Is martial arts a real sport?

0

What’s your take on the martial arts? As a teenager and honestly, up until about a month ago, I balked at families involved with karate, judo, jui jitsu, etc.

“It’s not a real sport!” I would say, as I trotted off to basketball practice or drove a little one to soccer. Sure “The Karate Kid” is one of my all-time favorite movies (the original, of course, starring the once very hot Ralph Macchio), but that was as far as I was willing to venture into anything that even remotely resembled a dojo. They’re wearing pajamas for Jean-Claude Van Damme’s sake!

Enter nephew, age eight, and his little sister, age five. My husband and I received an email from their parents describing a hilarious session between said children, some bamboo boards and a Korean tae kwon do master. They invited us to come see one of the practices, so Doo and I grabbed our son Andrew and headed over to Master Yoo’s.

The humidity was palpable, as there were about one billion kids jam packed on a center mat, screaming and punching to the commands of not one, but four adult instructors, all with multiple black-belts. After exhausting lines like “Swipe the knee, Johnny!” and “Wax on, wax off,” Doo and I eventually began paying attention. And we were impressed.

Children of all ages and sizes were listening intently, saying “Yes, sir” at every turn, bowing to each other and to their teachers, and following instructions to the letter. When they made mistakes, they were gently corrected. When they succeeded, they were high-fived. And every so often a master would single out a Bruce Lee wannabe and have him perform amazing feats, or at least make it appear so. We could actually see the confidence levels rise each time they kicked the paddles to the cheers of their classmates. Steven Segal would have wept.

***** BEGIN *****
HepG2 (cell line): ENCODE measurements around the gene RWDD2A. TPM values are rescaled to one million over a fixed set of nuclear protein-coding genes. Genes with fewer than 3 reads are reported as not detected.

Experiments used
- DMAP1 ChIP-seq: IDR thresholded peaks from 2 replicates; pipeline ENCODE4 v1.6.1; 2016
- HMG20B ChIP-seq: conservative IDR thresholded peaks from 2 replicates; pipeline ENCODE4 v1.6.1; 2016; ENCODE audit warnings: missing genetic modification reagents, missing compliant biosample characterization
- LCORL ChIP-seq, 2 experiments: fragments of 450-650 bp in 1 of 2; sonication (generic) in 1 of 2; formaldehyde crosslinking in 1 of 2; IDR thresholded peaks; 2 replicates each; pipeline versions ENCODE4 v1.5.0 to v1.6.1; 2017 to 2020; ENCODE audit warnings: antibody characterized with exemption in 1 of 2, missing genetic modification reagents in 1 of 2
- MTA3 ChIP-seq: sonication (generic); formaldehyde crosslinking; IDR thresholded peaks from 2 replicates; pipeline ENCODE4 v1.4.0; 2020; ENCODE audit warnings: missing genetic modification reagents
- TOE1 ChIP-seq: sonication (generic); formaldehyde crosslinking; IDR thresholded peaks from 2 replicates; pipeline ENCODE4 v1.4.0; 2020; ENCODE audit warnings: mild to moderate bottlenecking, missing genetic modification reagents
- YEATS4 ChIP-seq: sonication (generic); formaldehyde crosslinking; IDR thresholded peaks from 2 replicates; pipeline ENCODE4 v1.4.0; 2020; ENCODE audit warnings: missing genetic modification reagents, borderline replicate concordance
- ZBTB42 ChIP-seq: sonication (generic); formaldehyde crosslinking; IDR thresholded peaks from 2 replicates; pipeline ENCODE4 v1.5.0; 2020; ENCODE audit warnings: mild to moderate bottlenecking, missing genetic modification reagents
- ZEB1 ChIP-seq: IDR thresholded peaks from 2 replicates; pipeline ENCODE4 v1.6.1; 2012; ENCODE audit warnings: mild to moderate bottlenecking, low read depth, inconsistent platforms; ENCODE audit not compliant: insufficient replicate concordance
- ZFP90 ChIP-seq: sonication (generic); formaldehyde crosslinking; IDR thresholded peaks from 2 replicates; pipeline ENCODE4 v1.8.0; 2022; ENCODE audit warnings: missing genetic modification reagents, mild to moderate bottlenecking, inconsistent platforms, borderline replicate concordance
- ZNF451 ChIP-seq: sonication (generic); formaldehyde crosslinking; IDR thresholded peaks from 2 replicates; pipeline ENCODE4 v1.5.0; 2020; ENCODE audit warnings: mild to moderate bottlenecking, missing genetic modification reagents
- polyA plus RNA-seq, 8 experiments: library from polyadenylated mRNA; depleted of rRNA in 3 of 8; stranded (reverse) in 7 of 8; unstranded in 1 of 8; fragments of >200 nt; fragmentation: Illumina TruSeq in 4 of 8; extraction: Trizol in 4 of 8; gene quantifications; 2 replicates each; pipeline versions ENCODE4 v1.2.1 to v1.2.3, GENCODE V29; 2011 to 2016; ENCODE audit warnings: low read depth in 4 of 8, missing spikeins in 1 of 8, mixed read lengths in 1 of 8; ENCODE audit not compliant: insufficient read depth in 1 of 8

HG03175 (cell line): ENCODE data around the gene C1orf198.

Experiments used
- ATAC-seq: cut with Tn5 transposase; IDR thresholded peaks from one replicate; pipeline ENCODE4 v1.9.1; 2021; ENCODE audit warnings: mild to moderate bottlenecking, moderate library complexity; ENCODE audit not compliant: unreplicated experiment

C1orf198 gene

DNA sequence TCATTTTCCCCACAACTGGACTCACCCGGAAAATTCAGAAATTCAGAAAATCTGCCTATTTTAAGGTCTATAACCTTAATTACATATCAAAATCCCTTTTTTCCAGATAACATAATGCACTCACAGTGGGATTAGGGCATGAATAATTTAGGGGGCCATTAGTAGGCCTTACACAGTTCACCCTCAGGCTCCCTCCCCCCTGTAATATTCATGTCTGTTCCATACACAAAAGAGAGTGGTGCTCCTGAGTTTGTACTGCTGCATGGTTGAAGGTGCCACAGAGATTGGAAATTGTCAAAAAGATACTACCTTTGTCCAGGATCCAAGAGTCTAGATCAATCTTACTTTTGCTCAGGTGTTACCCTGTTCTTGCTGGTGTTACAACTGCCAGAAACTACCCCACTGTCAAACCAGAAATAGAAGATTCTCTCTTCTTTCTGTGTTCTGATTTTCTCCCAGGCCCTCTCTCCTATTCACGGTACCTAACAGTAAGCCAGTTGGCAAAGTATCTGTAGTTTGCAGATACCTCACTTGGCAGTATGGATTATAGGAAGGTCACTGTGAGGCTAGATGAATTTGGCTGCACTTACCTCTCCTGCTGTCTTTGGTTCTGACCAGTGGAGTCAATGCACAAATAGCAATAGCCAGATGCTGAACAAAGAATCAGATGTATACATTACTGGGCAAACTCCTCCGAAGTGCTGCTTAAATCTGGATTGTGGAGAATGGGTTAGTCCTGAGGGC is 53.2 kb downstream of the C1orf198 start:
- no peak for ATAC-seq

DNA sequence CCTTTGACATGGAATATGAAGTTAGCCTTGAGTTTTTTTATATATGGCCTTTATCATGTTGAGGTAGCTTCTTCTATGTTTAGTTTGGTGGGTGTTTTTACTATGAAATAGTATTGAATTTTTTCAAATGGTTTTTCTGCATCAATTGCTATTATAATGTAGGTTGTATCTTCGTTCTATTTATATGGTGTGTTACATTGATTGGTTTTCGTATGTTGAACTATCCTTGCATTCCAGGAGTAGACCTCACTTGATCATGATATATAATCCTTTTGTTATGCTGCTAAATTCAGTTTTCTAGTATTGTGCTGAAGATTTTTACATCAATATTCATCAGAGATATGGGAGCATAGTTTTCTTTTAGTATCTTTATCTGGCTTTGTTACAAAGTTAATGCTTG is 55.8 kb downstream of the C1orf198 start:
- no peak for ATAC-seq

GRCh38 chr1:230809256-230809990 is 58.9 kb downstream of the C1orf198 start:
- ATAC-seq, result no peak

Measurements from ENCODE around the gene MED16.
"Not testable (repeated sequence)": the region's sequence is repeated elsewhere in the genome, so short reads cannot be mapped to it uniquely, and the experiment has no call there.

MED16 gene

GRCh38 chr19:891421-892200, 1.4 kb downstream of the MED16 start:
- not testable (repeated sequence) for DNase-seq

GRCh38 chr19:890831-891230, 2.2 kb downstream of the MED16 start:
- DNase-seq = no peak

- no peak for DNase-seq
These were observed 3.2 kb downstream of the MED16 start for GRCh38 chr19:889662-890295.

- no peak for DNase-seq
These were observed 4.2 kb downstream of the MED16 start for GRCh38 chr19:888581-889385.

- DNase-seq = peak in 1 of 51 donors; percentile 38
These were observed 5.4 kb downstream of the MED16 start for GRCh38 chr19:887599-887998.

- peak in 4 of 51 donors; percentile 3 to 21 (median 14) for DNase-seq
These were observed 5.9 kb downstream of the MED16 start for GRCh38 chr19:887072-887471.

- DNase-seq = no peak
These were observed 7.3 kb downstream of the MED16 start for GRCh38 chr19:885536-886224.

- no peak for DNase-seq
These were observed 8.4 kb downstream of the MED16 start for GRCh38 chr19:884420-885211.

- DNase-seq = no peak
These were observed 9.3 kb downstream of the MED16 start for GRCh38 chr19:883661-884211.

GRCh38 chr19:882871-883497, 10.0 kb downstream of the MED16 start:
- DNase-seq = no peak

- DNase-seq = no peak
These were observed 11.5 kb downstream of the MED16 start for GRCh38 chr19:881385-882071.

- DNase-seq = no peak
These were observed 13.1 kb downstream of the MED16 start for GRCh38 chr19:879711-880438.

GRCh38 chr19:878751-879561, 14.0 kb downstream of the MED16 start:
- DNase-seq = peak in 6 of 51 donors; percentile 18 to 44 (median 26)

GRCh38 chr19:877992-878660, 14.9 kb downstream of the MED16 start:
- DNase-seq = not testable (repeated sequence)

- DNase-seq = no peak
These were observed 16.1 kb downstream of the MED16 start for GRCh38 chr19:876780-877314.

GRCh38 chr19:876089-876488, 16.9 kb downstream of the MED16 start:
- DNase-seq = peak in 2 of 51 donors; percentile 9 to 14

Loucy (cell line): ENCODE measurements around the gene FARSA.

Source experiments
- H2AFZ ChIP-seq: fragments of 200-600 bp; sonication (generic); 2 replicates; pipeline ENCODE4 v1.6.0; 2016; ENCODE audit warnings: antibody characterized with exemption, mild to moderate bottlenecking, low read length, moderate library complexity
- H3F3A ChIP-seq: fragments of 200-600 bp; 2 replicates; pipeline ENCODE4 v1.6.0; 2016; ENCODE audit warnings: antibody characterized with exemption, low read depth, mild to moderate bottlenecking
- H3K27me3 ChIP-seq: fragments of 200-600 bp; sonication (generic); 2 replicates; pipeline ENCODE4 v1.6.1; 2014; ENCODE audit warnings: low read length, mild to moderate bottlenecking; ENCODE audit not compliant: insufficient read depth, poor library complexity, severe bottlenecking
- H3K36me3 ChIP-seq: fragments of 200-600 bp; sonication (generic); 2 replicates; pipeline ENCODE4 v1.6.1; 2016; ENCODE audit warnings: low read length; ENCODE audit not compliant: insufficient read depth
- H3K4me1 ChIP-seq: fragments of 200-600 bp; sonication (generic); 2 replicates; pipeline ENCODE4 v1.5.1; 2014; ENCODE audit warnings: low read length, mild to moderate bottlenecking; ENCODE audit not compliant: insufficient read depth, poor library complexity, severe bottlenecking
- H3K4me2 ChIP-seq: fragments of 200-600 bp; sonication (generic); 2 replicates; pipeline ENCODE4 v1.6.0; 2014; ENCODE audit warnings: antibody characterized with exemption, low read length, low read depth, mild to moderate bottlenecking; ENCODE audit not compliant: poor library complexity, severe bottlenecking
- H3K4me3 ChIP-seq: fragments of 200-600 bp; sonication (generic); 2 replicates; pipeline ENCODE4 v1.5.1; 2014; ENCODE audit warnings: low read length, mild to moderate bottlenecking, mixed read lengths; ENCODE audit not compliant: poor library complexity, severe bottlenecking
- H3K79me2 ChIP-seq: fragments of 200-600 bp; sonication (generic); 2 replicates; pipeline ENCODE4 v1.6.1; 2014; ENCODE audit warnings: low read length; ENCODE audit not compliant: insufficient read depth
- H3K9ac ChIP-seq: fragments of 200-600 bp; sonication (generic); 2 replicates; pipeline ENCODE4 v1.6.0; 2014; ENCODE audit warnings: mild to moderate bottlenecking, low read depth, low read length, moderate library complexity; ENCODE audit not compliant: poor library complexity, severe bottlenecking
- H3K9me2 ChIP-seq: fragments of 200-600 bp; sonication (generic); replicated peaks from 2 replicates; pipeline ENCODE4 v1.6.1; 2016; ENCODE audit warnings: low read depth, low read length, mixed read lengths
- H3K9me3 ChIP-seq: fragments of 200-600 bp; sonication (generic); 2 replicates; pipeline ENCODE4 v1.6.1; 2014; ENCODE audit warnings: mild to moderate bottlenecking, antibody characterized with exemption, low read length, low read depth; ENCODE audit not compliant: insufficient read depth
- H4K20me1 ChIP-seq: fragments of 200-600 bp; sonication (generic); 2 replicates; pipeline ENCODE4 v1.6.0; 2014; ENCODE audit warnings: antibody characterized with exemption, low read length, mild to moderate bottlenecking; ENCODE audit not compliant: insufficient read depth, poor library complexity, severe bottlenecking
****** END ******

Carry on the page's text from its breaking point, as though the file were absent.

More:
I glanced over at our son, our one child who still seems to be looking for his niche, and knew we were toast. And so, after a two-week free trial to make sure he would actually enjoy it, and some hard-core selling on the part of Master Yoo’s persistent staff (I heard they even signed up Chuck Norris), we officially became a tae kwon do family. We have a one-year contract to prove it.

Turns out I was wrong about this martial arts thing. Not only is it a sport, but it’s one of the best I’ve seen at promoting the importance of focus, self-control, determination and respect. So I’m happily replying “Yes, sensei!” to tae kwon do and hoping we do in fact have a Jet Li in the making, PJ’s and all. Peace out.

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Is martial arts a real sport?

0

What’s your take on the martial arts? As a teenager and honestly, up until about a month ago, I balked at families involved with karate, judo, jui jitsu, etc.

“It’s not a real sport!” I would say, as I trotted off to basketball practice or drove a little one to soccer. Sure “The Karate Kid” is one of my all-time favorite movies (the original, of course, starring the once very hot Ralph Macchio), but that was as far as I was willing to venture into anything that even remotely resembled a dojo. They’re wearing pajamas for Jean-Claude Van Damme’s sake!